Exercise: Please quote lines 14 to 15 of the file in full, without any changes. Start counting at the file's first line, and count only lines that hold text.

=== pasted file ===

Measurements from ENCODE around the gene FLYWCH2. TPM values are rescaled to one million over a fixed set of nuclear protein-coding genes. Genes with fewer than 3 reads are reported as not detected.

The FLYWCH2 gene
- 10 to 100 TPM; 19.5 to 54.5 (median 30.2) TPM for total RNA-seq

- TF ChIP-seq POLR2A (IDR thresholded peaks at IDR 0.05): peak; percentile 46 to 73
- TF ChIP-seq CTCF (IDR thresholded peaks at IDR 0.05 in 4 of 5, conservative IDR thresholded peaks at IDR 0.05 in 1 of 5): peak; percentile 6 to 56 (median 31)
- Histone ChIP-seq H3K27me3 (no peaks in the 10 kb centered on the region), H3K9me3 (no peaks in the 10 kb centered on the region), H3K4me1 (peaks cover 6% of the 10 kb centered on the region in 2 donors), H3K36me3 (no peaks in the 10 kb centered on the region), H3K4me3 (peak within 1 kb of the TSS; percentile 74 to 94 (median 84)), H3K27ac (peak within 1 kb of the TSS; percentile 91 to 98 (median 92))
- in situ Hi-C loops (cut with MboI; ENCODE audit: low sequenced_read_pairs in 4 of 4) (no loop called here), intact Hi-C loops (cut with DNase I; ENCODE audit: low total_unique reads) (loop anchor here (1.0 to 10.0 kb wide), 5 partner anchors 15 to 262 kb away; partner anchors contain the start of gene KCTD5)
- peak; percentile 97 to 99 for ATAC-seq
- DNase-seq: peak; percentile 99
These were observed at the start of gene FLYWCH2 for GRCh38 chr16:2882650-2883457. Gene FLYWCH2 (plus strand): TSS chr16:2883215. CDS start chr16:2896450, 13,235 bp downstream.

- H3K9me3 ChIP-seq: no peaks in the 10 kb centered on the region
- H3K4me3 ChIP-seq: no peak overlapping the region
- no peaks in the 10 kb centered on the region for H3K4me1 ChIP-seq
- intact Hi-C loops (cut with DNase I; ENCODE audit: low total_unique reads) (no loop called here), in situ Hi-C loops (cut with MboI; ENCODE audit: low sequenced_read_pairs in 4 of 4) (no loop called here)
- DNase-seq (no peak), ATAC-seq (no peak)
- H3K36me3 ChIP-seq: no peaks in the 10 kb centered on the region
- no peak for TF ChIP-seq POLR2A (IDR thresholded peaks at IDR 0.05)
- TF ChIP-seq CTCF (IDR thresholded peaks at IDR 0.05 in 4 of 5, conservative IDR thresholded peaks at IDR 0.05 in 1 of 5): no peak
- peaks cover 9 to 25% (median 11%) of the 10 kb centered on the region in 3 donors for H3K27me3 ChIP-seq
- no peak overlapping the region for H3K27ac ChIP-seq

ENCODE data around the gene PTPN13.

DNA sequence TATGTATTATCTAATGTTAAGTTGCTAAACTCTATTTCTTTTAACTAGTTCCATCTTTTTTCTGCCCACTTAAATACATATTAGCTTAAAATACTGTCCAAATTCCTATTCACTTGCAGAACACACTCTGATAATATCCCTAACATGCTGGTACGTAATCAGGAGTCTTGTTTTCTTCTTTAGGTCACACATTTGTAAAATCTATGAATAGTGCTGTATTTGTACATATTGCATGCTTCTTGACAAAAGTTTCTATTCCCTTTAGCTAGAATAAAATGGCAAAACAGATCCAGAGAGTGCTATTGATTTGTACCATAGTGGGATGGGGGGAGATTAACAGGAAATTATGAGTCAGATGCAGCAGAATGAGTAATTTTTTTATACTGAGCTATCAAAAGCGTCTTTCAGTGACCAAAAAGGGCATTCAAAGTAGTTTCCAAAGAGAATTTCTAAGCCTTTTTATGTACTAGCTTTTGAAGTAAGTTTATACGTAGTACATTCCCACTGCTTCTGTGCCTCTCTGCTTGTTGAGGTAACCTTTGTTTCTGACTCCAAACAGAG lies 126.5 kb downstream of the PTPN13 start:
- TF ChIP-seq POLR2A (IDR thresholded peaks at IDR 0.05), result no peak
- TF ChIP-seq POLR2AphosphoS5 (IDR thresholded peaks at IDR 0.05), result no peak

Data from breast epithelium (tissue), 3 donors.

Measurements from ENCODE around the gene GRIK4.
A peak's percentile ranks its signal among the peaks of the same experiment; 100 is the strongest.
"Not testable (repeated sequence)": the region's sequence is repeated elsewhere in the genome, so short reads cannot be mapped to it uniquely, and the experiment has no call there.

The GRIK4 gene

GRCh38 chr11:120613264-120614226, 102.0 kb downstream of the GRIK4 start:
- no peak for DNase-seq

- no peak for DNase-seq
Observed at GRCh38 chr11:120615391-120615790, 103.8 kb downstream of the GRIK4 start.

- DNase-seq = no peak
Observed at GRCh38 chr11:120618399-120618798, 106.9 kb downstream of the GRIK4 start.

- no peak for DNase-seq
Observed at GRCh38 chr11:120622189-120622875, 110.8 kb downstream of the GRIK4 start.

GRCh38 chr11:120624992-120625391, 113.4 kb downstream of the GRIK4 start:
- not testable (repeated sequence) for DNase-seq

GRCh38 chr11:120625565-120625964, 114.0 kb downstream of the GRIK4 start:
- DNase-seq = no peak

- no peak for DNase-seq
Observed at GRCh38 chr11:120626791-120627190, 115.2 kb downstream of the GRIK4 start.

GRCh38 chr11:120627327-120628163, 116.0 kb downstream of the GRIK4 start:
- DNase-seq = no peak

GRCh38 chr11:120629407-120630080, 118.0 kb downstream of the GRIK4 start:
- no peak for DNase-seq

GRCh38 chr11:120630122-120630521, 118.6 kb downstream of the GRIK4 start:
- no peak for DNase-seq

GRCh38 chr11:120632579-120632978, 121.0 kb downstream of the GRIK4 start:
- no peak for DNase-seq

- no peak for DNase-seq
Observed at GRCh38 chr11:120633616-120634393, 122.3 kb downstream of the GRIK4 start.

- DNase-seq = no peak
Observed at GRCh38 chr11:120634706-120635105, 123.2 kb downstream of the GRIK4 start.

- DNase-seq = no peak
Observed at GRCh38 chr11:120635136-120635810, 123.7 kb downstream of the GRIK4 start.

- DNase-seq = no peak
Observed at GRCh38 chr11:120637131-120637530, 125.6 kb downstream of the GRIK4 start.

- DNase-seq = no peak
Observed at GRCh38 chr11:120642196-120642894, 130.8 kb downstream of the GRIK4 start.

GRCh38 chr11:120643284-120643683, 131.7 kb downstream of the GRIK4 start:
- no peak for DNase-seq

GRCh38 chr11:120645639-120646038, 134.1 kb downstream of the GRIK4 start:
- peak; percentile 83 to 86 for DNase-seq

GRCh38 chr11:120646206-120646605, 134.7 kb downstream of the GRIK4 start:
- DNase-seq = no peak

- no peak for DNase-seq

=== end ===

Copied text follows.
- intact Hi-C loops (cut with DNase I; ENCODE audit: low total_unique reads) (no loop called here), in situ Hi-C loops (cut with MboI; ENCODE audit: low sequenced_read_pairs in 4 of 4) (no loop called here)
- DNase-seq (no peak), ATAC-seq (no peak)